Companies That Care: July 2010

The Ladies' Home Journal Do Good Stamp recognizes companies that contribute to making the world a better place. See how our four latest winners are improving -- and even saving lives -- here and abroad.
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Replanting a Vanishing Rain Forest

As a longtime supporter of breast cancer awareness, domestic violence prevention, and emergency relief charities, Avon has recently expanded its do-good mission with its new Hello Green Tomorrow program. For every $1 donation (which can be made at or through an Avon sales rep), the beauty corporation and its partner, The Nature Conservancy, will plant a tree in the Atlantic Rain Forest, in South America -- one of the most endangered tropical forests on the planet. The company's six million-plus sales reps worldwide will help solicit donations as well as teach customers how to live greener lives. "Our mission at Avon is to drive great change through simple actions," says Susan Arnot Heaney, the company's director of corporate responsibility. Avon has also made a $1 million corporate contribution to plant one million trees, which will restore 2,500 acres of rain forest.

Giving the Gift of Warmth

Some charity efforts start small and expand over time, but while planning Lands' End's first Big Boston Warm Up coat drive for the homeless last winter, its employees decided to go big and launch nationwide. With the aid of the Massachusetts and National Coalitions for the Homeless, the campaign collected more than 7,800 coats in Boston and more than 33,000 nationally in a month. "The coats went from drop-off boxes to homeless people within 30 days, which is remarkable," says Neil Donovan, executive director of the National Coalition for the Homeless. Lands' End also donated 5,000 pounds of yarn to the knitting charity Warming Families -- enough to create 29,560 hats for the homeless.

Helping Disadvantaged Students Soar

Despite his limited education, chocolate magnate Milton Hershey made millions in his lifetime -- millions he then spent on giving children in need the opportunities he never had. In 1909 Hershey and his wife, Catherine, opened the doors of what is now known as the Milton Hershey School, in Hershey, Pennsylvania. In addition to getting a first-rate education, 1,875 kids receive free medical and psychological healthcare, food, clothing, and housing annually. "Children come here because they lack opportunity, not ability," says Andy McCormick, vice president of public affairs at Hershey. Employees mentor the students and hire several as interns, and because the school is partly funded by the company's profits, consumers also contribute to the kids' success.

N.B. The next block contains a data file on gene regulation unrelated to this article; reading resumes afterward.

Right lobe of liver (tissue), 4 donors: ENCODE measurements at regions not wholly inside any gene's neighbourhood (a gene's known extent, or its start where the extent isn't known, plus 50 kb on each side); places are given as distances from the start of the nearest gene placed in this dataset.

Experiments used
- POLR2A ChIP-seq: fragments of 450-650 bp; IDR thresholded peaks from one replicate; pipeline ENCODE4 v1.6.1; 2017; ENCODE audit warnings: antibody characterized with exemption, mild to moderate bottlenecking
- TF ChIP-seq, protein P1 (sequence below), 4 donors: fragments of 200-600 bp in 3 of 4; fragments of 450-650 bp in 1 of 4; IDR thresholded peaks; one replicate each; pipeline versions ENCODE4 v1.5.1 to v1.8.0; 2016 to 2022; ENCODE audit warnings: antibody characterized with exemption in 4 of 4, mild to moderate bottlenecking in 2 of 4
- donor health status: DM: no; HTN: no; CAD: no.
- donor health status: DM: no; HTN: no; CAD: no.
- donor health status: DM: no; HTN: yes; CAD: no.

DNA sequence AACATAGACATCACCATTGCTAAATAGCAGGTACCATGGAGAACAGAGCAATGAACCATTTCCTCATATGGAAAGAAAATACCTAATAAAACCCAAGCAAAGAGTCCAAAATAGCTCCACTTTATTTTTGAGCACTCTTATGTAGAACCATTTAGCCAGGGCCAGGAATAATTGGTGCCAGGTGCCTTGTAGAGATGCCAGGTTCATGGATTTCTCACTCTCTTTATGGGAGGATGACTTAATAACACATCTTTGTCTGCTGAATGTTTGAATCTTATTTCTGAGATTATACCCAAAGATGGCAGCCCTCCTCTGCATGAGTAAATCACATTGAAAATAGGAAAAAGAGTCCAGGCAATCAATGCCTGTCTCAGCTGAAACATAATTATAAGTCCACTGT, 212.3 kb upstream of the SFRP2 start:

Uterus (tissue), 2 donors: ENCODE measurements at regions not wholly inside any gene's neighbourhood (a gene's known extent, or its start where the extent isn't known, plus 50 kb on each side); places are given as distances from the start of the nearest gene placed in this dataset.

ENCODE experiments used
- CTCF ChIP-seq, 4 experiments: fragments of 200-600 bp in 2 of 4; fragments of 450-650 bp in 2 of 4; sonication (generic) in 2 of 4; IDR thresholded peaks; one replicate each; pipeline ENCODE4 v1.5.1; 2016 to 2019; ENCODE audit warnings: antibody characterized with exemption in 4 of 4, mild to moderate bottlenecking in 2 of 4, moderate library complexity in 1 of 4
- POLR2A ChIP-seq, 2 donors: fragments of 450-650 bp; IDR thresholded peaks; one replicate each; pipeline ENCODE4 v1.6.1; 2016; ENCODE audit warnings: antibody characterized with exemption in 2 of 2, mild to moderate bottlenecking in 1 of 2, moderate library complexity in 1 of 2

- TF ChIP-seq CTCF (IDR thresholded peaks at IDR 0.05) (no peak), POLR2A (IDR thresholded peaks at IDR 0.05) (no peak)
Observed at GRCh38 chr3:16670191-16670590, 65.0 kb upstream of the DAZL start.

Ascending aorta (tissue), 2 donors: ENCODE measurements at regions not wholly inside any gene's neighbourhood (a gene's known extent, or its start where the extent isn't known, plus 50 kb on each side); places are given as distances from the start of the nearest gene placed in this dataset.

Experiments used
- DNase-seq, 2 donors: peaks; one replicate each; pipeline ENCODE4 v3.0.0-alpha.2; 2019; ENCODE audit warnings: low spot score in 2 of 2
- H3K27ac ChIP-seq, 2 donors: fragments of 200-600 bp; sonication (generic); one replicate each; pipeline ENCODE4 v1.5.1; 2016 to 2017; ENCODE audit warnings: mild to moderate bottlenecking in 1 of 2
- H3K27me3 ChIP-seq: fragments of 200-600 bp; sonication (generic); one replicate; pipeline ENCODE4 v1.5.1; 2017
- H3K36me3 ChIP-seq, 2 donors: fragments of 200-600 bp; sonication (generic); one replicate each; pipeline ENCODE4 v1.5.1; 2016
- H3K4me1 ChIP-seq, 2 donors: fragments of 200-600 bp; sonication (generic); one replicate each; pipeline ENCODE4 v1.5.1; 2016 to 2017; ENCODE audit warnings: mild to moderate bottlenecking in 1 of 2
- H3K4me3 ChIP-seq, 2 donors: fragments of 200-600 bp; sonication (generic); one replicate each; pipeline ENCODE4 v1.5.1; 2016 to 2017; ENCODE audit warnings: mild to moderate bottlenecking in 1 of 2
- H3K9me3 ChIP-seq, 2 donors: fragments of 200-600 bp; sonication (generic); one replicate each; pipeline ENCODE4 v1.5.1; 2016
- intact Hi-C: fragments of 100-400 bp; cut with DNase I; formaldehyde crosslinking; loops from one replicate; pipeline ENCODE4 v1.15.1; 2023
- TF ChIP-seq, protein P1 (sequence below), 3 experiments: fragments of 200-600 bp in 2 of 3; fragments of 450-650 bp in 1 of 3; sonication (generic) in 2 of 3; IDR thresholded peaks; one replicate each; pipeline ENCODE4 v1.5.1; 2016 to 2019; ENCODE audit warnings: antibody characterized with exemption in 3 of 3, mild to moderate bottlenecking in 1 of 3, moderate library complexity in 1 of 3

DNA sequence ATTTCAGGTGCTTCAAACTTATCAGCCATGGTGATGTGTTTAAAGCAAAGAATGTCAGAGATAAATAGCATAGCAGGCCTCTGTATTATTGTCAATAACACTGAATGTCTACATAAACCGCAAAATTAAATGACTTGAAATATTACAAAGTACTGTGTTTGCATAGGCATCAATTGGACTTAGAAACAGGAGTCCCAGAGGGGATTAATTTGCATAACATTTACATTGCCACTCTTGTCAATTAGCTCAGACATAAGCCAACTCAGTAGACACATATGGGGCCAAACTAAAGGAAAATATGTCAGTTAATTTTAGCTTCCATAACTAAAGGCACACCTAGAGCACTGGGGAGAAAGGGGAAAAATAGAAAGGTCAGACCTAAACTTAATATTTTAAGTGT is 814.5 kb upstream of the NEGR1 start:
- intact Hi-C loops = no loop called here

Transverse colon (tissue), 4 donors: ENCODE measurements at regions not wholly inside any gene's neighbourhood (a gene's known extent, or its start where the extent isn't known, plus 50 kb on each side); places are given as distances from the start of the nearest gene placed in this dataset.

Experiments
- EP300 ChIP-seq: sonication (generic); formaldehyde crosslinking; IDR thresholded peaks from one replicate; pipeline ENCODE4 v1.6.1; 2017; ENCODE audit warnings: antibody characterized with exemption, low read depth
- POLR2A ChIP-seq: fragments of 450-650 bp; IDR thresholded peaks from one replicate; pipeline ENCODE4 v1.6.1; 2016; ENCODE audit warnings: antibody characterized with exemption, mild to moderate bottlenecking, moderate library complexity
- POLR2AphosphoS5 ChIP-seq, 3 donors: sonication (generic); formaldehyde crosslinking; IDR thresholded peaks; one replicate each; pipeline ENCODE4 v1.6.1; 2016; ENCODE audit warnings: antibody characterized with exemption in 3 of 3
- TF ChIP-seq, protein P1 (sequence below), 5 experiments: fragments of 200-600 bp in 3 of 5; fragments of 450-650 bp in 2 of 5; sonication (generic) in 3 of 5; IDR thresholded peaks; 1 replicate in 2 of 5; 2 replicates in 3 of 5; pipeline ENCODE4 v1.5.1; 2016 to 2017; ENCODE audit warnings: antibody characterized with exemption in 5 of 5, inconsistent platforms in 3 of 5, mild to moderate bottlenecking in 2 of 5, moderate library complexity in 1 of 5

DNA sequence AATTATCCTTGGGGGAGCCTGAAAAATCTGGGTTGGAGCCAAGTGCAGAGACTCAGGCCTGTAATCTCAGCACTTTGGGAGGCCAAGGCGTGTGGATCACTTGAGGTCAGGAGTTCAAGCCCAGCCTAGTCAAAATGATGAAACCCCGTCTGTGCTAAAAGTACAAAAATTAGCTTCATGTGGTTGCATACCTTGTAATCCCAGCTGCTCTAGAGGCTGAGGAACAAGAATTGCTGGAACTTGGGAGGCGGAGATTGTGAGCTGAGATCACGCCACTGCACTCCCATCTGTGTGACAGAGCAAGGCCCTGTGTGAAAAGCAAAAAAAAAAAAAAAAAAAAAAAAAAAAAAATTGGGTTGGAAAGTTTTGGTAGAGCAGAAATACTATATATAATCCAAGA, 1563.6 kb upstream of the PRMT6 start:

Empowering Women Locally and Globally

Organic skincare company Four Truffles may be a small business, but founder Ana Soriano has made a huge commitment to giving back. For starters, she buys eco-friendly argan oil and shea butter for her bodycare products from female-owned cooperatives in North and West Africa. "Cultivating these ingredients is a major source of income for women there," says Soriano. And even though her Palos Verdes Peninsula, California-based company is a start-up, Soriano donates 10 percent of net sales to local and international charities that help disadvantaged women and children. "It's definitely a financial challenge for us to do this but I'm a big believer in paying it forward," she says.


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